I’ve recently decided to re-educate myself – although I’m sure in these seemingly politically-correct days I should use the correct management parlance and confirm that I am on an upskilling programme. Whatever.
At a recent class, I was somewhat bemused as the lecturer drew a timeline on the whiteboard (is that an acceptable term still?) and annotated a vertical line with ‘BCE’ to the left, and ‘CE’ to the right. Before I could raise a hand, it was explained that we don’t use BC and AD anymore…
Apparently ‘Before Christ’ and ‘Anno Domini’ are terms that are no longer used – who knew (not me – clearly)? The new terms on the block are ‘Before the Common Era’ and the ‘Common Era’.
I realise I may not be breaking any news here – the London Evening Standard wrote about this back in 2002; writing that:
“The term ‘Common’ refers to the fact that the Christian calendar is the most frequently used around the world”.
So why have we adopted a secular approach to this chronological convention? Was anyone offended by the term ‘Before Christ’?
All of the Abrahamic religions acknowledge that Jesus existed – accepting that His role was either the son of God, a Prophet or a joiner (depending on one’s beliefs).
I don’t recall any outcries from the non-Christian faiths; nor can I bring to mind any campaigns to eradicate the terminology from secular sections of society – so why the change?
I’m not offended when I visit other countries and see a map of the world with the country I’m in at the centre (instead of the Greenwich Meridian) – although it does look ‘weird’ I confess – I simply accept that I’m seeing the world from a local perspective.
If I travel to Ethopia I wouldn’t be offended by their use of the Coptic calendar – and nor would they be with our use of the Christian one.
The irony of this change is that ‘Common’ was used, I believe, by ancient Christian monks in the 3rd century to denote the change from the ‘Vulgar’ years – those before Christ!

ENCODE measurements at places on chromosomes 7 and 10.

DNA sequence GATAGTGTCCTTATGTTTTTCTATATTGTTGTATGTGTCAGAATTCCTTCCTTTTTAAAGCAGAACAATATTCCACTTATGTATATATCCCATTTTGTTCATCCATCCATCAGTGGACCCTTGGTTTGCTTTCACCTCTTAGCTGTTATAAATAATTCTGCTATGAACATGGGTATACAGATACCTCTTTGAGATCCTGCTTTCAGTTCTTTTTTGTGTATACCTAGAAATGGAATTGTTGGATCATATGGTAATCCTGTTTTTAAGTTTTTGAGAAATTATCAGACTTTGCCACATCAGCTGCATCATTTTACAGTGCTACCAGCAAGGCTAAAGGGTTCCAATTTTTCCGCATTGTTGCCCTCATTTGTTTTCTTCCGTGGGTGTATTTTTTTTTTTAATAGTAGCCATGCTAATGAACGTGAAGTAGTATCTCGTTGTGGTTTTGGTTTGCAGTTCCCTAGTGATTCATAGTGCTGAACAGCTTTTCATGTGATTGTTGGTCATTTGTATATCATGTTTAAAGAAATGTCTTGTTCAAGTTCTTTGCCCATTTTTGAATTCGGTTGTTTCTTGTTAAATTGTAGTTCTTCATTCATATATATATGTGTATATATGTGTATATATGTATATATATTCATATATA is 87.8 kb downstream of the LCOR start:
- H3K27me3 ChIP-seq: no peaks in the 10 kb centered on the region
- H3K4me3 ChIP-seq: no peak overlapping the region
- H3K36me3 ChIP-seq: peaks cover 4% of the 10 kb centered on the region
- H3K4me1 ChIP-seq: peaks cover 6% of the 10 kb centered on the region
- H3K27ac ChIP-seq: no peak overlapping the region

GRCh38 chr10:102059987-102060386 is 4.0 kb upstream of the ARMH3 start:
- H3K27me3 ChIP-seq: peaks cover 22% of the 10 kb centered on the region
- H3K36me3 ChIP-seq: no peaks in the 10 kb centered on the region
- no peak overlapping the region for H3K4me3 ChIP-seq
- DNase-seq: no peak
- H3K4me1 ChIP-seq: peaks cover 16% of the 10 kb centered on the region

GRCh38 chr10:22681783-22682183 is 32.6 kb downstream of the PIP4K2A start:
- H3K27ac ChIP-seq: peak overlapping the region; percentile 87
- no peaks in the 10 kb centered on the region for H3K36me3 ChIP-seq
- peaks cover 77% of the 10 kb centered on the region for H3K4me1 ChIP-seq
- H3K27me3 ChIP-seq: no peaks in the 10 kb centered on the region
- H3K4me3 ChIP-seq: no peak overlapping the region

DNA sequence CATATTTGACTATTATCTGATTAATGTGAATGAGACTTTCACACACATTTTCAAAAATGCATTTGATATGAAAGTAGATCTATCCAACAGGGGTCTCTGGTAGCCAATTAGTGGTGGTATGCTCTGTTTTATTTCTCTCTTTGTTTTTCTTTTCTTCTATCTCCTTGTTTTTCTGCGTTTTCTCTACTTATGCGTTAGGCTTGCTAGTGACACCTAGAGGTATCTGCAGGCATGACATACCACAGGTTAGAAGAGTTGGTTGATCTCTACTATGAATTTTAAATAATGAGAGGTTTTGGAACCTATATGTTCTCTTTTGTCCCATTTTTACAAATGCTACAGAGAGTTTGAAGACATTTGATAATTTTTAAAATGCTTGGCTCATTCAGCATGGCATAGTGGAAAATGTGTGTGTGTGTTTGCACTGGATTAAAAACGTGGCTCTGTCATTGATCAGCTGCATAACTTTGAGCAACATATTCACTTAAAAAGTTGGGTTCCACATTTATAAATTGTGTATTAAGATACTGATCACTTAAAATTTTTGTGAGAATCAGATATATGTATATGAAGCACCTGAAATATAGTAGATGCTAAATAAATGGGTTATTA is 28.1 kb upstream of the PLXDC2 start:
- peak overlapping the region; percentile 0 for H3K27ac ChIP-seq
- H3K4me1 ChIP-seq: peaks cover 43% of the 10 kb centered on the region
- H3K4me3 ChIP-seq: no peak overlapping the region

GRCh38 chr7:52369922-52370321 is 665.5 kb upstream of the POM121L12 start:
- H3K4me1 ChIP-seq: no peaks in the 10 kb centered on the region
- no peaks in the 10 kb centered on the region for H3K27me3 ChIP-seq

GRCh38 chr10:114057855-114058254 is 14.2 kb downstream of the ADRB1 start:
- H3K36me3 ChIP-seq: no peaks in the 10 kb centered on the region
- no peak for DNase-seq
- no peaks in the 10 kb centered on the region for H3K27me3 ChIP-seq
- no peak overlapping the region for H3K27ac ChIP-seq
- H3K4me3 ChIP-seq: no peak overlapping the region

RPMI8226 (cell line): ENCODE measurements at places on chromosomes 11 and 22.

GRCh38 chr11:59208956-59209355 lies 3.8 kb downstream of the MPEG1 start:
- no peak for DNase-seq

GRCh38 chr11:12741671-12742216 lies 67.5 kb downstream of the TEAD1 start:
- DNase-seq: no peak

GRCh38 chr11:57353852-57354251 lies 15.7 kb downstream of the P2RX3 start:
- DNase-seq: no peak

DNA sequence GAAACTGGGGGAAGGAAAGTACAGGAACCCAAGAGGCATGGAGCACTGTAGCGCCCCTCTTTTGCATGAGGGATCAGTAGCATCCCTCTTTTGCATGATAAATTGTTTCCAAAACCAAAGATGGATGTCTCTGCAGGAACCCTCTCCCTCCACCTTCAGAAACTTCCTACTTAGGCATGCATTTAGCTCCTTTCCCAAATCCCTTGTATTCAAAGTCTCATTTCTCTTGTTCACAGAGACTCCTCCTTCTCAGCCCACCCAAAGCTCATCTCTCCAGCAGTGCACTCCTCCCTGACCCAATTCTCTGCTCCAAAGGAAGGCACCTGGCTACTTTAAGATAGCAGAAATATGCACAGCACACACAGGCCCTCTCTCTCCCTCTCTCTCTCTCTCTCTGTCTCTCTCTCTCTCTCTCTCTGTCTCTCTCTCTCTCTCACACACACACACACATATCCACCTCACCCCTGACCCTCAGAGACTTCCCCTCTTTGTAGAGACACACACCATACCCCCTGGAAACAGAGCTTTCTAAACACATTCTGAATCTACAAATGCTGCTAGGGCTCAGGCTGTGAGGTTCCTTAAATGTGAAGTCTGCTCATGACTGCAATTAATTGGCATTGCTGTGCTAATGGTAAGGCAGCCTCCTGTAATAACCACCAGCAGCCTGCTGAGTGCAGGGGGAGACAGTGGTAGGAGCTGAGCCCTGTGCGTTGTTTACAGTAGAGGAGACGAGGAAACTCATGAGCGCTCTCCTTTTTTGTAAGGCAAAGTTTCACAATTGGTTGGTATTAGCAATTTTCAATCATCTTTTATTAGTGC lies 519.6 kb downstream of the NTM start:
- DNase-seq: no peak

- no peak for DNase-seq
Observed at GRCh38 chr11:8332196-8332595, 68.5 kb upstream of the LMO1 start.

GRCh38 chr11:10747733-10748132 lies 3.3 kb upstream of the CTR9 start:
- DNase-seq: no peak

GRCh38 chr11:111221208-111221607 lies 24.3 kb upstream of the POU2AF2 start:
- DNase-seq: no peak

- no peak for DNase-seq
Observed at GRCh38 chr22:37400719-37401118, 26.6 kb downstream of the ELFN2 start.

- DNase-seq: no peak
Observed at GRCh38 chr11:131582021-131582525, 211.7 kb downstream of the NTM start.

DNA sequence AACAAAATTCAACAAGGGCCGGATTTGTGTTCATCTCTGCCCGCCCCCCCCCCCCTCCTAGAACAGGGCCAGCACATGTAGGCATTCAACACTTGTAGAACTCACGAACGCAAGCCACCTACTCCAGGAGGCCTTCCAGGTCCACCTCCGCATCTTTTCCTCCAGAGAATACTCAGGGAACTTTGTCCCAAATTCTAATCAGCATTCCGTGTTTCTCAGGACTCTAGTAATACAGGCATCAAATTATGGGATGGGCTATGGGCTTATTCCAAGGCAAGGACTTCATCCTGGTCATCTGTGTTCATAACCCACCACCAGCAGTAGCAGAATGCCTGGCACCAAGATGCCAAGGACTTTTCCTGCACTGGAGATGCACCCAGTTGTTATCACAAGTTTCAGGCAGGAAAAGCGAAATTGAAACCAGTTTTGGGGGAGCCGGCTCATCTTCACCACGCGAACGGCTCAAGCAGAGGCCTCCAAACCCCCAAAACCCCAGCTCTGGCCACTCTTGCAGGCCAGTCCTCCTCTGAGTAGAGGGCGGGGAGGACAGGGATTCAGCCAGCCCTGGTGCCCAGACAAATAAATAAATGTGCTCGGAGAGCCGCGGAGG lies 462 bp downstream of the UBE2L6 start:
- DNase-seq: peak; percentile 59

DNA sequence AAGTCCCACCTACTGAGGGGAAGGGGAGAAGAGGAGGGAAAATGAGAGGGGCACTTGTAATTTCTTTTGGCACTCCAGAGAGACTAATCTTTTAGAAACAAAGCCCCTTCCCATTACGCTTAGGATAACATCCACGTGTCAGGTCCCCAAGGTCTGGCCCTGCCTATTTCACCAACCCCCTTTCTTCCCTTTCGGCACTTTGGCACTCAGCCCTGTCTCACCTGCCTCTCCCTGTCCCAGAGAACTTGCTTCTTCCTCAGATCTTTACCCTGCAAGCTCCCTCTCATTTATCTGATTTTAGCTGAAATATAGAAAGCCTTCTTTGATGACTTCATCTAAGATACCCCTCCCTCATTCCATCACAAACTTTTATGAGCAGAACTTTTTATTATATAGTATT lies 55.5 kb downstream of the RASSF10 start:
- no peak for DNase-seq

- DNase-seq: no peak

If we accept that those who use the Christian calendar are of a Christian denomination; or reside in a country that is predominantly so (and therefore ‘common’), whose sensitivities does this change seek to protect?
I realise I’m massively behind the drag curve here – but where and when does this kind of nonsense stop?
Many people are happy to celebrate the 25th of December with their family without wishing Jesus a ‘Happy Birthday’ – or did I miss the point when atheists stopped giving presents and having good cheer?
Maybe they do just get up and mumble ‘Merry Common Day’ into their cornflakes after all?
If religious historians can’t agree whether Yeshua of Nazereth (Jesus) was born in the autumn or the winter – or whether the term BC actually has Christian origins, then surely it’s about time (predominantly) white apologists stop wreaking havoc by stopping offence before it is created.
Maybe they already have – I’m 13-years late already it would seem.
Did you know about this move away from BC and AD? What are your thoughts on the change? Let everyone know in the comments section below.
Matt is a columnist and author on all things freelance, engineering and consultancy – with rants and thought-provoking observations thrown in for good measure. He also runs a freelance consultancy in Lincoln; fulfilling his lifelong ambition to be his own boss after 16 years serving in both the Royal Navy and Royal Air Force. His consultancy attracts and employs high quality engineers alongside the finest defence and business professionals. Matt is a Chartered Engineer, and avid reader and huge football fan.